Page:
Now that the hurricane season has ended, research is coming in with regard to the data on hurricanes. At this point in time, we have an understanding of the 2021 hurricane season. And its similarities to the previous season.
While the 2020 hurricane season broke records in various regards, 2021 broke records in different manners.
The largest similarity between the two of them was the number of named storms that each season had. However, 2021 has been the third in history that used up all of the names on the seasonal list. The previous years were 2020 and 2005.
This season ended with 21 named storms, 7 hurricanes and 4 major hurricanes (Major being category 3 or higher). On an average year, we'd typically experience 14 named storms, 7 hurricanes, and 3 major hurricanes.
All in all, this season met or in some cases exceeded those categories and it was even forecasted to be like that.
Hurricane & Storm Details
This season there were four major hurricanes: Grace, Ida, Larry, and Sam. The strongest ones were Ida and Sam as they reached Category 4 strength while Grace and Larry peaked at Category 3.
The start of the season had the US impacted by eight named storms: Claudette, Danny, Elsa, Fred, Henri, Ida, Mindy, and Nicholas.
After those storms left, the oceans where hurricanes developed became eerily quiet. It was so quiet that after September 25th, the Atlantic and the rest of the world struggled to come up with a named storm.
It was unusual and not what meteorologists were expecting.
Phil Klotzbach, a research scientist at Colorado State University said in a tweet:
"The globe has had no major (Category 3+, max winds >=111 mph) hurricane/typhoon/cyclone formations since September 25. All other hurricane seasons in the satellite era (since 1966) have had at least two global major hurricane formations between September 26 - November 19,"
Another thing to note about all this is that last year and this year La Niña conditions were sticking around for the last several weeks of the season. That is unusual as these conditions typically favor late-season tropical activity.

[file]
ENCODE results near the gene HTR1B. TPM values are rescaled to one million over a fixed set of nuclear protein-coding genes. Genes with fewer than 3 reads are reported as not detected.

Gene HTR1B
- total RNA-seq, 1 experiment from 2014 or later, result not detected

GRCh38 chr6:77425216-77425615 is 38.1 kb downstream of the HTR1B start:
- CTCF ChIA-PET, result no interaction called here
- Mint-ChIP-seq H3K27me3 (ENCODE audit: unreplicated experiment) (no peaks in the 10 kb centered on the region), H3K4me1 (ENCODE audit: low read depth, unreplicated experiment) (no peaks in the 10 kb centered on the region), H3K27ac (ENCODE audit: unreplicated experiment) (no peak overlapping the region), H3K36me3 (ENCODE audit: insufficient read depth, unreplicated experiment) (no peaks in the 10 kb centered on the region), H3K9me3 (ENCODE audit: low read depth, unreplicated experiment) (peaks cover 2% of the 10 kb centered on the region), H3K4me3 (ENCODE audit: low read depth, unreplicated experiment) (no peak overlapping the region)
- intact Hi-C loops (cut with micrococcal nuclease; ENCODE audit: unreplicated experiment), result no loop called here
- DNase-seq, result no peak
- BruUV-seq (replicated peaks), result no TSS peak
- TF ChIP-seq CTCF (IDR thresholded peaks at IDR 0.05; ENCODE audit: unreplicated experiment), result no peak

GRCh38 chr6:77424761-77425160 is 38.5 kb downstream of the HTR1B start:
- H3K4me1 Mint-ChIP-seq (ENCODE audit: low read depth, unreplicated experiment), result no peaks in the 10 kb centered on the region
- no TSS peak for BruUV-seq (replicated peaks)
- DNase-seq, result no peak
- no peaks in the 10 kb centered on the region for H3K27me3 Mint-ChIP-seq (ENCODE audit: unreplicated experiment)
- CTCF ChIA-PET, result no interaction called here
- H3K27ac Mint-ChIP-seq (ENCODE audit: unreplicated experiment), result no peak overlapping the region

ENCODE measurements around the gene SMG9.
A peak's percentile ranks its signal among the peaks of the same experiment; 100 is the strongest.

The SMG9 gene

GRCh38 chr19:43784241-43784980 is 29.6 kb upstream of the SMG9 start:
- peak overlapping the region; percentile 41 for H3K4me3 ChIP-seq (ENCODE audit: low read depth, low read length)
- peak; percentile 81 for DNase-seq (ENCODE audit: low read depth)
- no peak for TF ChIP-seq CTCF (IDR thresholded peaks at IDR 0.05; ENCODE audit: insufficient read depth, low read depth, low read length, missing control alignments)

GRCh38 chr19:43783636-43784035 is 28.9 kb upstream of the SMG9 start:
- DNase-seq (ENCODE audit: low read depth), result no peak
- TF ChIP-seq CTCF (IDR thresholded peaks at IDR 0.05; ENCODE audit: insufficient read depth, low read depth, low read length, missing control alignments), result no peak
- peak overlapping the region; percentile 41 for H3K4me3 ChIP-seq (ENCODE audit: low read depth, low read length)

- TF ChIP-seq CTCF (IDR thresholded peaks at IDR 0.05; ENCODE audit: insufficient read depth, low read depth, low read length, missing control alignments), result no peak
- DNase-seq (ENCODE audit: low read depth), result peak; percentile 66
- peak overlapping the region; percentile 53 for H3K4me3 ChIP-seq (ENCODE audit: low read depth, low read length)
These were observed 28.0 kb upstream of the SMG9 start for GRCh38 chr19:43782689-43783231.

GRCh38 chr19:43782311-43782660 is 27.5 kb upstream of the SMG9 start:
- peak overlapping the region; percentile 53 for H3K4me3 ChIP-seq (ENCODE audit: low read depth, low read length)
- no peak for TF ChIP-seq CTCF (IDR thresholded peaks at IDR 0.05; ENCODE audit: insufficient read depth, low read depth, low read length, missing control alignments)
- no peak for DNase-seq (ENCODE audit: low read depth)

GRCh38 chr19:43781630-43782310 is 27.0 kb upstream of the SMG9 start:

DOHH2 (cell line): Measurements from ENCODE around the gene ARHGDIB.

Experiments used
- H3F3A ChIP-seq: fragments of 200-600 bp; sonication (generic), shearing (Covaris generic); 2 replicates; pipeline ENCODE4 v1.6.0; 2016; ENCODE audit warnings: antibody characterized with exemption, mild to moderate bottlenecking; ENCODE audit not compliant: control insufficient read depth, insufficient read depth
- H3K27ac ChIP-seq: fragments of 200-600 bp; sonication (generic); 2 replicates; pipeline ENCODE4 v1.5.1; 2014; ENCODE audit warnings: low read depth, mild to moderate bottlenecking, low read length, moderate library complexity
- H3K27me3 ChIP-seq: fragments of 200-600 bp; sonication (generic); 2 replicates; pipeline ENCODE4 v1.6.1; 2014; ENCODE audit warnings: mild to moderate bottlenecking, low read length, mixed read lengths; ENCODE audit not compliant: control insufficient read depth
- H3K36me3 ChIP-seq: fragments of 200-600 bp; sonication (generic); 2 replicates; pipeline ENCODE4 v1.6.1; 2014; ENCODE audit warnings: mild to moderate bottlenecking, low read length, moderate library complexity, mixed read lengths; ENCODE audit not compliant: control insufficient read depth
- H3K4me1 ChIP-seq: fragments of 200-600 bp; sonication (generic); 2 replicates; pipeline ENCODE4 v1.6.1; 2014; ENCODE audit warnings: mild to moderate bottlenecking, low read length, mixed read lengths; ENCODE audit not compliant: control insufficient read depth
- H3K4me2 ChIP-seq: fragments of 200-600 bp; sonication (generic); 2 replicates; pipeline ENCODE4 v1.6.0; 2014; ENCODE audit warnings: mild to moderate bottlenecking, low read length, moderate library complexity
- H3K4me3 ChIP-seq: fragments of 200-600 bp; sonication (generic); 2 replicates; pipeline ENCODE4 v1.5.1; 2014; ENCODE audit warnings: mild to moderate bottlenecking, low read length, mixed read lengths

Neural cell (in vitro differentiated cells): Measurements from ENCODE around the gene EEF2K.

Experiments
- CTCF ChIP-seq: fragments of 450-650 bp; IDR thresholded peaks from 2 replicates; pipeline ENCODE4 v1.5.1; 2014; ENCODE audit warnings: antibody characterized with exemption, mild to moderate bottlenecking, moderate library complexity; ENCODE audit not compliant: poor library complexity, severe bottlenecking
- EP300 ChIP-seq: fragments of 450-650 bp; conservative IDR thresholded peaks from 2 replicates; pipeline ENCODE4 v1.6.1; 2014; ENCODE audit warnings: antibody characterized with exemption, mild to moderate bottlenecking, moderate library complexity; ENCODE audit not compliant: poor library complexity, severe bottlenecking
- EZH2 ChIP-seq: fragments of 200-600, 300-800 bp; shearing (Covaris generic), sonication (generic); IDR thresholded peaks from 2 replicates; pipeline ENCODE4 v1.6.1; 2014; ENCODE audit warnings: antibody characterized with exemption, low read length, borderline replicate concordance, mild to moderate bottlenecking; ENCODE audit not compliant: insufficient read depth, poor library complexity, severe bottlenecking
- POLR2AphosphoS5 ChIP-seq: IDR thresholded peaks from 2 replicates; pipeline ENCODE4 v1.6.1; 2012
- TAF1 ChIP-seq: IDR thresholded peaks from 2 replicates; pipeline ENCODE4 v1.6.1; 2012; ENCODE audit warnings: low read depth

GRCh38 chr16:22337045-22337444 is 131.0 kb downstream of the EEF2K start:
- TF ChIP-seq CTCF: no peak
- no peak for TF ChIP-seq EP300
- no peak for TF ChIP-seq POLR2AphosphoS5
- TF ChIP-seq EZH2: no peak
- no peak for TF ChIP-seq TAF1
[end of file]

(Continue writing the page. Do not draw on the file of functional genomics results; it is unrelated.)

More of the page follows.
Last year, there were three named storms that hit in November - Eta, Theta, and Iota - and this year there was only one - Wanda - that was experienced in the first few days.
The biggest differences though weren't so much what was experienced at the beginning or middle but rather at the end.
What Happened At The End
Klotzbach explained that La Niña does one of two things:
- Weakens the vertical wind shear
- Or limits it.
What's weird is that the wind shear in the Caribbean in October and November were quite high. That phenomenon was what caused a quiet latter part of the hurricane season this year.
Even though it was predicted a while ago that the season would be an active one, no one knows ahead of time where each storm is going to go, what damage it'll do, and when it's going to be formed.
That sort of stuff is impossible to know in advance.
But that doesn't make this a "bad" season. It's all about perspective. For example, Central American countries might consider this year was a "good" year as not even a single named storm hit the region at all. All the while, Central America got hit with three named storms last year with two of them being major hurricanes.
In the case of the US, Louisiana was hit harder. Last year, five named storms hit the area: Cristobal, Laura, Marco, Delta and Zeta. This year there were only three: Claudette, Ida and Nicholas.
Overall, 2020 hurricanes caused a lot of landfall in the US, but the costs of this season were way more.
Billions Of Dollars In Damages
Yes, the US had a relatively good hurricane season this year compared to last in some areas. This is on top of the fact that Ida was the only one that made landfall over the US. However, the four named storms that hit the US this year left behind over $1 billion in damages per storm.
It's why meteorologists were saying that Tropical Storm Elsa, Tropical Storm Fred, Hurricane Ida, and Hurricane Nicholas combined cost $20 billion dollars more than last year.
It makes sense when you consider that damages from Ida alone exceeded the damage of the previous season's total damages. Last year Laura, Delta, and Zeta each cost seven billion dollars each.
And according to the National Oceanic and Atmospheric Administration:
"To date, Hurricane Ida is the costliest disaster this year -- exceeding $60 billion. Ida already ranks among the top five most costly hurricanes on record for the US since 1980."
Ida was the strongest Atlantic hurricane this year with sustained winds of 150 mph when it hit Port Fourchon, Louisiana, on August 29th. It was one of the only three to hit the state with the most recent one before that being Laura in 2020.
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